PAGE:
Your coil could be the culprit

July 1, 2016 | By Staff


My 1956 Chevrolet Bel Air, which has its original 265 V-8 in it, is giving me fits. It starts fine and idles smoothly, but after I have been driving for a few minutes…it cuts out. It sometimes kicks back in and goes on running, but other times I have to pull over and restart it. It also backfires on occasion, and it seems to be running hotter than usual, though not overheating.

I thought there was possibly air in the fuel lines or a blockage, so I blew out the fuel lines, checked the fuel pump, and checked the needle valve and float level on the carburetor. Everything seemed right. I also checked the points, rotor, condenser and distributor cap and they are all reasonably new or in good condition. The sparkplug wires are new too. What have I missed?


It sounds like you have a failing coil. It is possible that you had the ignition on too long while the engine was not running, which can make the coil get hot and cook itself, or it is possible that it is just old and on its way out. Take it off and shake it. If it rattles, it needs replacing. You also can check a coil with a multi-meter if you have one, or you can just attach another coil and see if it solves the problem.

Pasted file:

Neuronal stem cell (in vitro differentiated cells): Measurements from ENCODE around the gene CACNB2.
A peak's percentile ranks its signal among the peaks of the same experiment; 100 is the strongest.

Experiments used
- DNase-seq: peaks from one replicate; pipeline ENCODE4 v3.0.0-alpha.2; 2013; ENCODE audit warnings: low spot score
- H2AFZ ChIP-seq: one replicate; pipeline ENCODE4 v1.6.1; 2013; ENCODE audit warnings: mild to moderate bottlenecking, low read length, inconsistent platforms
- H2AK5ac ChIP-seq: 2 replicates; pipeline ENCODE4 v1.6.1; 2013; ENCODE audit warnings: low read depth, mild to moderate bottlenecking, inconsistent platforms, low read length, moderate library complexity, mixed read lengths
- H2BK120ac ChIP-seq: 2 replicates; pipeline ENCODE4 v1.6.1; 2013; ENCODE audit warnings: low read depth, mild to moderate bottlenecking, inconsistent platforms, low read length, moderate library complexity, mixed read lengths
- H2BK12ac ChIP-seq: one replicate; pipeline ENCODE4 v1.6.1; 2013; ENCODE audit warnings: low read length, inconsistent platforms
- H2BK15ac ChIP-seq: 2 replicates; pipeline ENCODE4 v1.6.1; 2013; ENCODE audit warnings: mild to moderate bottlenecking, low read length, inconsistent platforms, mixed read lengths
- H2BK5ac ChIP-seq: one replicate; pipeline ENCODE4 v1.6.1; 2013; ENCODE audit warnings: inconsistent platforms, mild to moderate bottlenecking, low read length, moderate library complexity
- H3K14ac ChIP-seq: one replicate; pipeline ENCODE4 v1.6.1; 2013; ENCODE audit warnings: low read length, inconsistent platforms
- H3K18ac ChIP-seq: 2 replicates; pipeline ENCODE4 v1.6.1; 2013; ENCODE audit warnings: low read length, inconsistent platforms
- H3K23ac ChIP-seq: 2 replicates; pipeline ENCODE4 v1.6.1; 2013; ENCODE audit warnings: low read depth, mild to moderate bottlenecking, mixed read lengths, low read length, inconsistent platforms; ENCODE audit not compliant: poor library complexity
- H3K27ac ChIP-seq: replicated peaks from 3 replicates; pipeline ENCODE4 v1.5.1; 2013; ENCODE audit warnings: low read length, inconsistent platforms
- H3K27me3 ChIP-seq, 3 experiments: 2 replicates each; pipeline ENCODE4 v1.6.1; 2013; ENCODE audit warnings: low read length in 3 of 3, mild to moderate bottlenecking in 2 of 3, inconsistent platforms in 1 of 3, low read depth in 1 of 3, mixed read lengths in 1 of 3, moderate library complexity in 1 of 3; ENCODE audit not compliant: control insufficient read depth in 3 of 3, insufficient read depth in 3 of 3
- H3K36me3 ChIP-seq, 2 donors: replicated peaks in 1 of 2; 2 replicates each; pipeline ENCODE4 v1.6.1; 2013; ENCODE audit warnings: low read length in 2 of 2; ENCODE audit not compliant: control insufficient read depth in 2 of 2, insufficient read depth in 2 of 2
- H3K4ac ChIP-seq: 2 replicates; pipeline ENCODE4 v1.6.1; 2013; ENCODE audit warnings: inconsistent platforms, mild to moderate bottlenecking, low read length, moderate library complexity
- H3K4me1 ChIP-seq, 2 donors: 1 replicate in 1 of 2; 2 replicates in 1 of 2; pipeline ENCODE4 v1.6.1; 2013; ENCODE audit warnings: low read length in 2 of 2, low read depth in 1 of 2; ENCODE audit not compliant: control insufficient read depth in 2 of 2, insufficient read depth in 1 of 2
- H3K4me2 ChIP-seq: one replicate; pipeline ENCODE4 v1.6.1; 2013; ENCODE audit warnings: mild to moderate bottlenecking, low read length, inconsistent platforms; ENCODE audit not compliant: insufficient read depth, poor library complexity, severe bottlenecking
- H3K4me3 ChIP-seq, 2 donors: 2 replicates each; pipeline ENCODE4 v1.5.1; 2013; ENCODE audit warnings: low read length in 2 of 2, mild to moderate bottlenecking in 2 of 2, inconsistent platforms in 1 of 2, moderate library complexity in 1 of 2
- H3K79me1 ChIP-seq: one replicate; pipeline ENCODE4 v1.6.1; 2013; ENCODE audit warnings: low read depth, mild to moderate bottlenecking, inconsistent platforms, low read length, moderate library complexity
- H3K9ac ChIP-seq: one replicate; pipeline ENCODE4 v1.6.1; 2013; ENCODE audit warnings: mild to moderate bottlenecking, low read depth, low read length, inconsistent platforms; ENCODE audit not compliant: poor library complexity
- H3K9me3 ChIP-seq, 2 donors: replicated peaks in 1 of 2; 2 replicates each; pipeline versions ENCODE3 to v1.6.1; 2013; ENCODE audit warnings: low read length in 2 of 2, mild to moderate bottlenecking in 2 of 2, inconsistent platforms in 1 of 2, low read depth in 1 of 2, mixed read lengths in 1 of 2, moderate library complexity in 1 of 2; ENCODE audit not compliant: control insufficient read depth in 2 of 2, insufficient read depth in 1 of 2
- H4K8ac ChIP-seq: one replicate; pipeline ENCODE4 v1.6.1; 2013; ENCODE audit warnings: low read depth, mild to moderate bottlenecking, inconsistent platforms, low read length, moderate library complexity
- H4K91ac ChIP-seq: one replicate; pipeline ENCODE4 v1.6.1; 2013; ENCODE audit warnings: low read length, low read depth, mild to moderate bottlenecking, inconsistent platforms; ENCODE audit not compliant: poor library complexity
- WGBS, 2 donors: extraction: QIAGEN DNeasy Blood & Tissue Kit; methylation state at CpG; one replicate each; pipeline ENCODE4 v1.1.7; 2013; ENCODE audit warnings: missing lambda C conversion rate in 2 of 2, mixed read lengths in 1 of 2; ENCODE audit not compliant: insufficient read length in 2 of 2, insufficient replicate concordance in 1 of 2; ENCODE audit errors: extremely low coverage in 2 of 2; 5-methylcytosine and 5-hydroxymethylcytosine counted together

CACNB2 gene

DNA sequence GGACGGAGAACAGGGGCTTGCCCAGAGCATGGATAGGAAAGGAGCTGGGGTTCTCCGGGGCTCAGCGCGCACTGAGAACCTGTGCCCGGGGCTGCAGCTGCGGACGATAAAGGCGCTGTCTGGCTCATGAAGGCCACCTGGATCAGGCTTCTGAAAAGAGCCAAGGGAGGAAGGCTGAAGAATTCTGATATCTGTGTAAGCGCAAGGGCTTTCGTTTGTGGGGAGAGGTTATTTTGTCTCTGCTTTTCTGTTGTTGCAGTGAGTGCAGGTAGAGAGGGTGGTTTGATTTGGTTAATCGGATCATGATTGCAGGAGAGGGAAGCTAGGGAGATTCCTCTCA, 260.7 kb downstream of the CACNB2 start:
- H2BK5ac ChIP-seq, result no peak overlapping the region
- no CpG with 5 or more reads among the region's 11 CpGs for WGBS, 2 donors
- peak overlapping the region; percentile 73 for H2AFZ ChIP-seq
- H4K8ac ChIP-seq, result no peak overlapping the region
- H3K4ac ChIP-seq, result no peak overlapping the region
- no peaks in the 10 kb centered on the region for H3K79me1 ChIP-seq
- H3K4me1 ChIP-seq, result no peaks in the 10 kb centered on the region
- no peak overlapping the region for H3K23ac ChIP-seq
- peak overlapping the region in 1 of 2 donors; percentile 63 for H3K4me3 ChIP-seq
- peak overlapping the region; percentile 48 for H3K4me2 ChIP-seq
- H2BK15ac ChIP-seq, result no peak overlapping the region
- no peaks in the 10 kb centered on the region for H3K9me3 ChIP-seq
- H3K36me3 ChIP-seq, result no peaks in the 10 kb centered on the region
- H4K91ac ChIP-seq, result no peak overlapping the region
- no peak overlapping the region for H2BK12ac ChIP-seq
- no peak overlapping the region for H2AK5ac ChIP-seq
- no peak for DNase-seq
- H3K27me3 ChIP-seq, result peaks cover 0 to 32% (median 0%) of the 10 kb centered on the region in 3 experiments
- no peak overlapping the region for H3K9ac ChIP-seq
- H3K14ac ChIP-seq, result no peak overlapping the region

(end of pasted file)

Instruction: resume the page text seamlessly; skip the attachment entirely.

When you purchase a new coil, don’t be tempted to buy some super-hot performance model. Just get the correctly rated one for your car and make sure it does not have a ballast resistor built in. The expensive, hot-performance coils are for an HEI ignition, and will not work well for your application. Also, you don’t need a ballast resistor, because your car already has one up on the firewall right from the factory.